The House on Friday passed the measure 373 to 52, according to the Wall Street Journal. A Senate vote on the $109 billion, two-year package was expected before day’s end.
The Greater Greater Washington website called the resolution "pretty terrible: The transportation bill 'compromise' has many awful provisions, including letting states spend their tiny bit of bike-ped[estrian] money on things like left-turn lanes if they only sit on it long enough, keeps transit funding low, and commuter benefits unequal, and deletes a bipartisan Complete Streets provision."
The National Association of Railroad Passengers (NARP) said train passengers would carry "a resounding sense of disappointment. The compromise bill eliminates the Senate's rail title entirely. The only real provision directed at rail is the extension of a Railroad Grade Crossing set aside, which targets funds at improving and upgrading crossings to eliminate collisions between automobiles and trains. While the Railroad Grade Crossing is a fine program, it's hardly enough for a 27-month extension that will dictate how federal tax dollars are spent through September 2014."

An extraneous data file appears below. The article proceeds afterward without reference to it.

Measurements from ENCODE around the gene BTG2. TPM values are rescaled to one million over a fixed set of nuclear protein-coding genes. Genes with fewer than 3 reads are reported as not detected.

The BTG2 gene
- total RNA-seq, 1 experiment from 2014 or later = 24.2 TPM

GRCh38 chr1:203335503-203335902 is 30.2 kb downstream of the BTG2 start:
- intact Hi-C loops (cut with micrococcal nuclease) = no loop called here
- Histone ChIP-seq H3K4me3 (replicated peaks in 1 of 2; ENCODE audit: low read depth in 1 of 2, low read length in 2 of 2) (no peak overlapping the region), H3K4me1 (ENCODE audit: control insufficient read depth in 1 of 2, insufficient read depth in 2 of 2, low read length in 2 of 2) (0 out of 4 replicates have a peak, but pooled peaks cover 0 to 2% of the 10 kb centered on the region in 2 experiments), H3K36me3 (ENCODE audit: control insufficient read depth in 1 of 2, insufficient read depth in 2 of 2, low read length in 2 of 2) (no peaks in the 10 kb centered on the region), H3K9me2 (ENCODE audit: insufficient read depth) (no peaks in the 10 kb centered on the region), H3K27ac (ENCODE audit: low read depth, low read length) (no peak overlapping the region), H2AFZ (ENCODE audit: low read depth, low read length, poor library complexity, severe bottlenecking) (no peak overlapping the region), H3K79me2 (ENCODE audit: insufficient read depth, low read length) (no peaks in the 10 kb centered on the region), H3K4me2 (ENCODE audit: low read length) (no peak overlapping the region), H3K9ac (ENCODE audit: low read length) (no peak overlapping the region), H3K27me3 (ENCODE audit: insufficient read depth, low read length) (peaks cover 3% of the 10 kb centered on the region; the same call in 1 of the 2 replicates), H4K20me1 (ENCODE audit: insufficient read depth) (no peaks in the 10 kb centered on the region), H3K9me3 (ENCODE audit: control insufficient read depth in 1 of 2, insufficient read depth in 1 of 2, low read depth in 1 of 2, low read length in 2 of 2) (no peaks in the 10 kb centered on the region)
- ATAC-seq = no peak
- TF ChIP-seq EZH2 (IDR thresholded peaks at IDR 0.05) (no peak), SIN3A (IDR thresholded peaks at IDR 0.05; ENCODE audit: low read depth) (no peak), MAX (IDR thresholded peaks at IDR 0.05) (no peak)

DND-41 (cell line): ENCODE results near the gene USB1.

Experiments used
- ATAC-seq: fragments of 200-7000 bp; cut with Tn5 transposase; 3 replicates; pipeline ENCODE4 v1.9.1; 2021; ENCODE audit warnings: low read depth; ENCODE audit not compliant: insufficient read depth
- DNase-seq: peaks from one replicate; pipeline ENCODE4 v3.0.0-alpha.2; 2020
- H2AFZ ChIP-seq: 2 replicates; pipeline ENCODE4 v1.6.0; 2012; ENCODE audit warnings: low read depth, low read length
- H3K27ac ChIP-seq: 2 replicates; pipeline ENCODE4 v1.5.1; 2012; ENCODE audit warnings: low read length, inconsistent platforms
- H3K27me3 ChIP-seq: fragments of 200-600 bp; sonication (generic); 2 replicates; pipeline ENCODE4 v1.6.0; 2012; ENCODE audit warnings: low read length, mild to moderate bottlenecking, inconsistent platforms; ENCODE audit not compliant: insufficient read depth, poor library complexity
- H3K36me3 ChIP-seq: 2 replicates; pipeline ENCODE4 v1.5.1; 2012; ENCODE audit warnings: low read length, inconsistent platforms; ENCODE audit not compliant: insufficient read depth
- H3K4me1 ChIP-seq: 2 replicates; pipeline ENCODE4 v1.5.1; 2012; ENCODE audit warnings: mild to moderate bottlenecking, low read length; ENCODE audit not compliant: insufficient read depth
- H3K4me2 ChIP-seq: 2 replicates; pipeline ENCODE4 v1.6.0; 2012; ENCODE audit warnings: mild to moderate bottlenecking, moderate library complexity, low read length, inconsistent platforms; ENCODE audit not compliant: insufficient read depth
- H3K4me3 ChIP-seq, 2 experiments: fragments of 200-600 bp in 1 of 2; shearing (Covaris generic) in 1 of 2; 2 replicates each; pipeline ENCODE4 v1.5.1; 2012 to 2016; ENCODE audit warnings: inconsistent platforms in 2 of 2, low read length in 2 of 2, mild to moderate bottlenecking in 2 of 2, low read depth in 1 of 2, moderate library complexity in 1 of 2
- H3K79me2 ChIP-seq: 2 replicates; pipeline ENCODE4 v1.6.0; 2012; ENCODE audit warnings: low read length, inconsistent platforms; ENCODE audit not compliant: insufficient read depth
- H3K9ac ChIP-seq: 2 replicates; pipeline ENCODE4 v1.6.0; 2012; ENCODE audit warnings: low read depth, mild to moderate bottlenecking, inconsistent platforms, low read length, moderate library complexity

NARP added, 'In general, the Senate gave up environmentally-friendly provisions while the House gave up its Keystone XL pipeline and coal ash provisions as well as some [anti-] Amtrak-related provisions that NARP opposed." Echoing the disappointment on commuter benefits voiced by Greater Greater Washington, NARP noted, "Gone is the Senate provision that would have restored parity between employer-provided parking fees and transit fares."